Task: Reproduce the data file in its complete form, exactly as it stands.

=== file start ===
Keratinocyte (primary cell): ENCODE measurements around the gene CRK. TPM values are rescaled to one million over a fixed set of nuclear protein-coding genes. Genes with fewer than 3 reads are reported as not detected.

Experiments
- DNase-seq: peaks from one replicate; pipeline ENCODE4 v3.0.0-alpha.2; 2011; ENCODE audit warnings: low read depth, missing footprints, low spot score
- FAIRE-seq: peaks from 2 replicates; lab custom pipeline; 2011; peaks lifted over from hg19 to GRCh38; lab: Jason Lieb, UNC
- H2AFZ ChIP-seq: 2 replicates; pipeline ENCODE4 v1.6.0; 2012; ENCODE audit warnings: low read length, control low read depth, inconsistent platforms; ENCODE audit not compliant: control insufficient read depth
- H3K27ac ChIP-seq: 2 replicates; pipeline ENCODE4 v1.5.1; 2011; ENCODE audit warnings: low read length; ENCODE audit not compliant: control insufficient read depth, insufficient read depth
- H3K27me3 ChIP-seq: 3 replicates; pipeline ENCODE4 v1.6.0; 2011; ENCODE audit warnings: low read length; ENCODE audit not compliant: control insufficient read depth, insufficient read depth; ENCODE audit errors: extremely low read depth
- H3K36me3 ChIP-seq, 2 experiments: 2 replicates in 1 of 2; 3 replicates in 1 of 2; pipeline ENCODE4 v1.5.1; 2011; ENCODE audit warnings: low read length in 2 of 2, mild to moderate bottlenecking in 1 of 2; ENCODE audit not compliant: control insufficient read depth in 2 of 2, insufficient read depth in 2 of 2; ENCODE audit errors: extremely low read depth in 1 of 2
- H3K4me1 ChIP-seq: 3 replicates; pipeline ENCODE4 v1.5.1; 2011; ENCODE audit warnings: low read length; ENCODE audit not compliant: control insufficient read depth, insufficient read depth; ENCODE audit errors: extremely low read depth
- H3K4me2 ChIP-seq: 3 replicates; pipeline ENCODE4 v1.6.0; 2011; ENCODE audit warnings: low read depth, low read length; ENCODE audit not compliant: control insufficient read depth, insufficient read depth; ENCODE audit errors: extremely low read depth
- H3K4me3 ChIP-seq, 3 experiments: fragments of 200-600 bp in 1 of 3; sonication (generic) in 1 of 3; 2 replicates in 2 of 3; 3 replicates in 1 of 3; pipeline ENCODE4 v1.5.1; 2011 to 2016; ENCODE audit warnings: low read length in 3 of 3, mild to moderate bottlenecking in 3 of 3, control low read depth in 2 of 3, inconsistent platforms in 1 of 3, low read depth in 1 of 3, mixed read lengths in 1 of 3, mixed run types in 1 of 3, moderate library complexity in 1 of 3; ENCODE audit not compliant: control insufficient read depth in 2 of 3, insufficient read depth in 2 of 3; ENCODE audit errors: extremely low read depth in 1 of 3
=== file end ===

Keratinocyte (primary cell): ENCODE measurements around the gene CRK. TPM values are rescaled to one million over a fixed set of nuclear protein-coding genes. Genes with fewer than 3 reads are reported as not detected.

Experiments
- DNase-seq: peaks from one replicate; pipeline ENCODE4 v3.0.0-alpha.2; 2011; ENCODE audit warnings: low read depth, missing footprints, low spot score
- FAIRE-seq: peaks from 2 replicates; lab custom pipeline; 2011; peaks lifted over from hg19 to GRCh38; lab: Jason Lieb, UNC
- H2AFZ ChIP-seq: 2 replicates; pipeline ENCODE4 v1.6.0; 2012; ENCODE audit warnings: low read length, control low read depth, inconsistent platforms; ENCODE audit not compliant: control insufficient read depth
- H3K27ac ChIP-seq: 2 replicates; pipeline ENCODE4 v1.5.1; 2011; ENCODE audit warnings: low read length; ENCODE audit not compliant: control insufficient read depth, insufficient read depth
- H3K27me3 ChIP-seq: 3 replicates; pipeline ENCODE4 v1.6.0; 2011; ENCODE audit warnings: low read length; ENCODE audit not compliant: control insufficient read depth, insufficient read depth; ENCODE audit errors: extremely low read depth
- H3K36me3 ChIP-seq, 2 experiments: 2 replicates in 1 of 2; 3 replicates in 1 of 2; pipeline ENCODE4 v1.5.1; 2011; ENCODE audit warnings: low read length in 2 of 2, mild to moderate bottlenecking in 1 of 2; ENCODE audit not compliant: control insufficient read depth in 2 of 2, insufficient read depth in 2 of 2; ENCODE audit errors: extremely low read depth in 1 of 2
- H3K4me1 ChIP-seq: 3 replicates; pipeline ENCODE4 v1.5.1; 2011; ENCODE audit warnings: low read length; ENCODE audit not compliant: control insufficient read depth, insufficient read depth; ENCODE audit errors: extremely low read depth
- H3K4me2 ChIP-seq: 3 replicates; pipeline ENCODE4 v1.6.0; 2011; ENCODE audit warnings: low read depth, low read length; ENCODE audit not compliant: control insufficient read depth, insufficient read depth; ENCODE audit errors: extremely low read depth
- H3K4me3 ChIP-seq, 3 experiments: fragments of 200-600 bp in 1 of 3; sonication (generic) in 1 of 3; 2 replicates in 2 of 3; 3 replicates in 1 of 3; pipeline ENCODE4 v1.5.1; 2011 to 2016; ENCODE audit warnings: low read length in 3 of 3, mild to moderate bottlenecking in 3 of 3, control low read depth in 2 of 3, inconsistent platforms in 1 of 3, low read depth in 1 of 3, mixed read lengths in 1 of 3, mixed run types in 1 of 3, moderate library complexity in 1 of 3; ENCODE audit not compliant: control insufficient read depth in 2 of 3, insufficient read depth in 2 of 3; ENCODE audit errors: extremely low read depth in 1 of 3